The initiative that would prohibit abortions after a fetus reaches 22 weeks gestational age has support from the Catholic Diocese of Pueblo.
Bishop Stephen Berg told The Pueblo Chieftain that the issue of life is more important than any political personalities or political agendas.
"The issue is about the life of a human being," Berg said.
Currently, Colorado does not limit the gestational age at which an abortion can be performed.
Under Proposition 115, which is on the ballot next month, performing a prohibited abortion would be a Class 1 misdemeanor, which would be punishable by a fine ranging from $500 to $5,000 and not by jail time.
A woman who has a prohibited abortion would not be charged with a crime under the initiative. Medical professionals who are found to have performed the abortion would have their medical licenses suspended by the Colorado Medical Board for at least three years.
"With Proposition 115, a proposal that 43 states have already adopted, it would allow a 22-week-old unborn child to be allowed the same status of rights to be born into the world just like everyone else," Berg said.
Under the proposition, abortions after 22 weeks would be lawful if the physician believes it is immediately necessary to save the life of the pregnant woman. In such a situation, the physician would be allowed to rely on the gestational age assessment made by another physician.
State Rep. Daneya Esgar does not support Proposition 115.
The Pueblo Democrat said pregnancy is unique and no one can possibly know another person’s circumstances.
"That’s why decisions around pregnancy are best made by a woman and her family, in consultation with her doctors, and in accordance with her faith — not by politicians," she said.
"However we may feel about abortion at different points in a pregnancy, we don’t know the complex circumstances of someone else’s life or their healthcare needs. People need to make the best decision for their families without government interference.”
According to the 2020 State Ballot Information Booklet, in the argument against proposition 115, it reads, "Restricting access to abortion limits a woman's right to bodily autonomy and interferes with the patient and doctor relationship. The choice to end a pregnancy is often a serious and difficult decision and should be left solely up to the woman, in consultation with her doctor and in accordance with her beliefs."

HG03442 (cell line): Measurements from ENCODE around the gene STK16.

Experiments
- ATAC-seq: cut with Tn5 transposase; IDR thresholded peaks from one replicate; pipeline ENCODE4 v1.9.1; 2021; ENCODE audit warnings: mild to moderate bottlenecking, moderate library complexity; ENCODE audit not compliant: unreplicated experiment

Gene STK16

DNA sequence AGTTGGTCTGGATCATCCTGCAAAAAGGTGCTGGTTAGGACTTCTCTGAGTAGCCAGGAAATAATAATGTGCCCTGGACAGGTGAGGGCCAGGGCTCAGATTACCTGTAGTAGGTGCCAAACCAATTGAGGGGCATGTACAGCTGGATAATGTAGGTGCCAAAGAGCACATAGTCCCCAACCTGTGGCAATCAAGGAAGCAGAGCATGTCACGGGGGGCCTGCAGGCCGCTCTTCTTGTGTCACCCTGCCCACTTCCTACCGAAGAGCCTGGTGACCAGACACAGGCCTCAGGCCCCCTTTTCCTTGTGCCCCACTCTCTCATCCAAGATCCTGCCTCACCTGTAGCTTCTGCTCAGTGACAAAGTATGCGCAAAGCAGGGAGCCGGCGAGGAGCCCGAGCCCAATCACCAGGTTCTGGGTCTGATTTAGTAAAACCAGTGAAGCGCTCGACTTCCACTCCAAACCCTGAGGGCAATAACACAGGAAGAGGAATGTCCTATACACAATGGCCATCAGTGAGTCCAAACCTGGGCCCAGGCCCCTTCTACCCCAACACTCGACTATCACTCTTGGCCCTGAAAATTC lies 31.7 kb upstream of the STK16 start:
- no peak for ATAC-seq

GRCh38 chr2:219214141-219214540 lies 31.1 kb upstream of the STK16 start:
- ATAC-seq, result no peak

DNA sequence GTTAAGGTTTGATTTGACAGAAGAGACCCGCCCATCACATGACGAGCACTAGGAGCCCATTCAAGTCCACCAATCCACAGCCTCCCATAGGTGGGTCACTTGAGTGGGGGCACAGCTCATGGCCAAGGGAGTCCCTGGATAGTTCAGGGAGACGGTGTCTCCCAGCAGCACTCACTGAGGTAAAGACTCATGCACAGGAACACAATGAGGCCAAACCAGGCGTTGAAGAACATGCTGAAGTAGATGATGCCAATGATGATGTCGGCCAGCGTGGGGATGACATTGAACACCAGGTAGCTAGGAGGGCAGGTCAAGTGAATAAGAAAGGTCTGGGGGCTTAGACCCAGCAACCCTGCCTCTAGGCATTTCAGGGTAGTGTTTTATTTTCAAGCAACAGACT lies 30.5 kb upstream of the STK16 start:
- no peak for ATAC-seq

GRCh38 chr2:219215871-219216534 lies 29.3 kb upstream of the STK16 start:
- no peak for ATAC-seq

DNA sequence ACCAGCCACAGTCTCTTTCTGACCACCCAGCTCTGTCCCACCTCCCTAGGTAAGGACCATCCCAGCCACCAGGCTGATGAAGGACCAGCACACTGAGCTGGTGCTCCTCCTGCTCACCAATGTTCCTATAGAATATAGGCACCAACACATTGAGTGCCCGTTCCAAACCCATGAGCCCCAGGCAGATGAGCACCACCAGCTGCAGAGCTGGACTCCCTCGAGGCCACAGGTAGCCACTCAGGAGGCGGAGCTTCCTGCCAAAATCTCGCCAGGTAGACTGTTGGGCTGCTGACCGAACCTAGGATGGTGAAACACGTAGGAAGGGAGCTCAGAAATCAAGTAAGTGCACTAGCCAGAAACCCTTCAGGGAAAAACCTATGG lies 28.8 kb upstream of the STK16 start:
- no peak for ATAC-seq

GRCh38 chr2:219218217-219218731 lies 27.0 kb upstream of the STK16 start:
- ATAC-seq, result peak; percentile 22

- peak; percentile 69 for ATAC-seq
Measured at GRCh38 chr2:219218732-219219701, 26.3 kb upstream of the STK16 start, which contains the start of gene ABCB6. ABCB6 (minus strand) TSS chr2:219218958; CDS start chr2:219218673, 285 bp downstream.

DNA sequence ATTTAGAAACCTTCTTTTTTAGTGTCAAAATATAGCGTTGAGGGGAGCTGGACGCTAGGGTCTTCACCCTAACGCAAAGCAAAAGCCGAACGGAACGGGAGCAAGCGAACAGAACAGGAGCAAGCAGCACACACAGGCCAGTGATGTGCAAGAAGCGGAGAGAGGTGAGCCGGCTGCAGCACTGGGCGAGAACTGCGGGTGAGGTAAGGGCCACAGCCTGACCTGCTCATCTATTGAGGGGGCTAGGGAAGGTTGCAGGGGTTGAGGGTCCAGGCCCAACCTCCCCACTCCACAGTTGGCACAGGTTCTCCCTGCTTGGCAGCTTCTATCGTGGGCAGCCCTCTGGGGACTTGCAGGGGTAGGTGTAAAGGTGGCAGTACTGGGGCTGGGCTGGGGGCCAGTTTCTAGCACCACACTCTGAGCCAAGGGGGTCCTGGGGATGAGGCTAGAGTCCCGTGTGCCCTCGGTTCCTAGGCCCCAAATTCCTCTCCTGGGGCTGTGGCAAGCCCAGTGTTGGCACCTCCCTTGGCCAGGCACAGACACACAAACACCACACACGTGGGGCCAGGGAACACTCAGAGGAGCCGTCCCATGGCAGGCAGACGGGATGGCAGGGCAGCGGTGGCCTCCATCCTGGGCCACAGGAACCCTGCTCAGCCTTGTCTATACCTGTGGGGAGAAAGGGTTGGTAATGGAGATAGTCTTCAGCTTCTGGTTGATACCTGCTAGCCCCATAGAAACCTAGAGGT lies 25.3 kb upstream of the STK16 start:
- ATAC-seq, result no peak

"The measure does not include any exceptions for risks to the woman's health for a woman who has been the victim of rape or incest to obtain an abortion after 22 weeks. In addition, it provides no exceptions for the detection of a serious fetal abnormality after 22 weeks, which may force women to carry a nonviable pregnancy to term," according to the booklet.
In January, Berg backed a Senate Bill 100 that repealed Colorado's capital punishment saying at the time that the wounds and injustices that come from violent crimes made the debate very emotional.
“However, keeping the death penalty in place does not bring healing to victims, deter criminals, or respect the dignity of life in every circumstance,” Berg said in a statement sent to The Pueblo Chieftain in January.
“The Catholic Church has long taught that every person, whether they are unborn, sick, or a criminal has a God-given dignity that cannot be erased or taken away.”
Berg said this week, that it is disturbing to him that he and others have worked so hard to remove the death penalty for criminals in the respect of recognizing their right to live a life of dealing with the crimes they committed.
"We work really hard to heal the victims of those crimes and we still look at the 22-week-old as being something less. Something that lives under that death sentence," Berg said.
Berg said people have either heard of or know someone who was born at near 22-weeks-old that has come into a healthy life.
"These unborn children with medical assistance are able to go on with their lives. They taste, they sense, they feel. They can hear their mother's voice," Berg said.
"The bonding is already completed and they are ready to go. They have the characteristics that are going to carry them through their lives. So I don't think this is an inordinate request to vote in favor of this proposition."
Berg said he is very concerned with the fact that in some cases the woman's health is at risk during a pregnancy.
"In my family — of seven sisters and 20 plus nieces and add to that I have 20 plus nephews and their wives and their children — we all share the health concerns of all women," Berg said.
"We need to get medical assistance for these woman who are pregnant. We work with this with the A Caring Pregnancy Center along with walking with these women through these difficult pregnancies especially when they are alone and in tough circumstances."
Berg also addressed cases of rape and incest resulting in unwanted pregnancies.
"The circumstances of rape and incest resulting in unwanted pregnancy may be an issue that I don't fully understand. The statistics of these cases are so low, but it seems to me that at 22 weeks at least, we should be finding a way to give these unwanted babies a life through a safe medical process and adoption. There are many people out there, who want to adopt these children," Berg said.
"Rape and incest are horrible situations. It seems to me that we should be addressing rape and incest more directly first as a society. That is a separate issue. But a child of 22 weeks? Isn't there a way we can work this out so a child who is innocent can have a chance at life?"
He said ending a life at 22 weeks is not the solution.
"We can touch real lives somewhere somehow on this upcoming November ballot. Even better we will touch hidden, invisible lives, the unborn person who will be given a voice, the baby who will someday walk with somebody we don't know. The child will change the future for the better in a way we can't foresee," Berg said.